I have to confess, I’m a little afraid to write this review. So let me just start out by saying Harry, I’m sure you’re a wonderful person. I’ll bet you have lots of friends, a loving family, and are kind to small animals. I’m sure you’re not violent, or if you are violent, your violence is directed only at inanimate objects. Please accept anything in this review as purely constructive criticism, and remember that reviews are about the game, not about the game’s author. If anything I say offends you, I will gladly retract it. Please don’t hurt me.

OK, that being said, here’s what I thought of Human Resources Stories: I thought it was the most unrepentantly bitter, angry, and unsettling game I’ve ever played. I started to get a hint of this in the game’s readme file, in which the author proclaims “I am not a lemming,” as though he has been accused of thoughtlessly following the crowd, and feels obliged to defend himself. He goes on to say that he will probably suffer for the small size of his game, and that he has “pointed out (much to the chagrin of a lot of people) that judges are discriminatory toward size.” OK, so far I’d seen some defensiveness, a predilection to believe that the competition judges (basically any random r*if readers who bother to send in votes) don’t judge fairly, and the suggestion that when he has pointed out this “fact”, he has been shouted down. My guard was up.

And a good thing too, because after I read the intro (which casts you as an interviewee for various high-tech companies, all of which take pride in “paying the best, brightest, most talented people in the industry sub-average salary”), I read the credits. These thank various helpers, and at the end: “other raif denizen: Except for some obviously rude, stupid people who think they are _so great_.” Um, wow. That’s some real anger there. Or at least, that’s how I took it. Gee, I hope I’m not one of those “obviously rude, stupid people.” I’d hate to be rude and stupid, much less obviously so. I wonder who these people are. I certainly wouldn’t want to be the one to point out that flaming raif in the credits of your game and using a singular noun when you intend a plural isn’t exactly polite and intelligent. I don’t mean that in a hostile way, really. Just gently pointing out the irony I felt at that moment. If necessary, please reread my first paragraph. Anyway, once I got over the credits, I decided to type “XYZZY” for fun, since the readme file specifically mentions the author’s bafflement at why modern IF games still include it. That’s when I got the biggest shock yet.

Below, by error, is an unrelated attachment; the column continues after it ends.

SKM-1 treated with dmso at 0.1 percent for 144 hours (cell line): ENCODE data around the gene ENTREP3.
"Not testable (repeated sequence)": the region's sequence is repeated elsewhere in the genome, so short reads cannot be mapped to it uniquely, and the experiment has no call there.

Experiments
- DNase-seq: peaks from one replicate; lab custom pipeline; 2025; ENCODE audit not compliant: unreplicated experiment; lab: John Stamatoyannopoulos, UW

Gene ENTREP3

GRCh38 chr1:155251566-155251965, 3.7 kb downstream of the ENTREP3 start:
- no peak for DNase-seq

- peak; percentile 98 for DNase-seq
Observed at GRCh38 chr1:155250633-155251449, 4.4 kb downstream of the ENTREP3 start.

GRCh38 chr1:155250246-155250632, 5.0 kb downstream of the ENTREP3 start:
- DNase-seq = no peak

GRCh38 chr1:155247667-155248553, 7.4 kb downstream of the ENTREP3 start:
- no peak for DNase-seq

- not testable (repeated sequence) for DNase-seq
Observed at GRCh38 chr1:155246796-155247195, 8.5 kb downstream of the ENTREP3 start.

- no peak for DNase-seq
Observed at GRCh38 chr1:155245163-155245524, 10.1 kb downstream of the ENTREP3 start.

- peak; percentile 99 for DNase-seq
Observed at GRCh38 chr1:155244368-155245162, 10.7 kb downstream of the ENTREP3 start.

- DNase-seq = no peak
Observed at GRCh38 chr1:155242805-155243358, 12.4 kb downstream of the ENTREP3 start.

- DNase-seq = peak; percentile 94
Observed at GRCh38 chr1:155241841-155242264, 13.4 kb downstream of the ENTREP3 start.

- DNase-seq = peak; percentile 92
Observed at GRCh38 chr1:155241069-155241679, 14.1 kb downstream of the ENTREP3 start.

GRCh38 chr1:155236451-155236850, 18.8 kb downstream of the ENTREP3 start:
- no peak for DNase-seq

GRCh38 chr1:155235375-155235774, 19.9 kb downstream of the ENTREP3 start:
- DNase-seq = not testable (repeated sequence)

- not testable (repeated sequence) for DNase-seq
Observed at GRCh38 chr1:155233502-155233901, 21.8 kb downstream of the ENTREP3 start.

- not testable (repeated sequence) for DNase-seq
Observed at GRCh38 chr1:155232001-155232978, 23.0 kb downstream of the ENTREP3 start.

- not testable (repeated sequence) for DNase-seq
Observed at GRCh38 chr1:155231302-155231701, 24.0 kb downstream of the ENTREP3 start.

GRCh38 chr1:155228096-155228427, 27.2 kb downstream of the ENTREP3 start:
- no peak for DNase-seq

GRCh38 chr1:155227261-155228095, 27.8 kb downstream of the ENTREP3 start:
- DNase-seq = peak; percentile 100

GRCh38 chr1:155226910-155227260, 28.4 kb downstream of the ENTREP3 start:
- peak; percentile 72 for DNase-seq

The response to XYZZY is a long, long, long diatribe. It probably has more words than the rest of the game and the readme file combined. It starts out as an interview scenario, the question advanced being “How do you work?” This question becomes the jumping-off point for a highly detailed rant about how this poor programmer got the blame for every bad thing in the company, is working on weekends with no pay, has had the project timeframe reduced by 75%, meanwhile the manager is off to Hawaii, and finally this programmer, who is a good person and a fine worker (and an excellent programmer who would write outstanding code except for it’s impossible to do so under such oppressive conditions) pulls the whole thing together so that it works for the end users, only to have the whole process start over again. By the end of this, I was sitting there reading with my jaw hanging open, just in shock. Let me say that if I were interviewing someone and got this answer, not only would I never call the person back (in the game’s words, “The phone never ring.”), but I would be beefing up security and thinking about investing in a bulletproof vest, and phoning the interviewee’s current and former employers to suggest that they do the same. The level of anger and bitterness there is just incredible. By this point, I had completely forgotten the original question, so I typed “RESTART.” The game’s response? “That’s not how life works.” Same response to “QUIT”, which was my next inclination. And I thought Zarf was cruel! Certainly it’s true that you can’t do these things in real life (well, you can quit. See In The End), but disabling these basic commands made for a hell of an inconvenience when I actually did want to restart the game.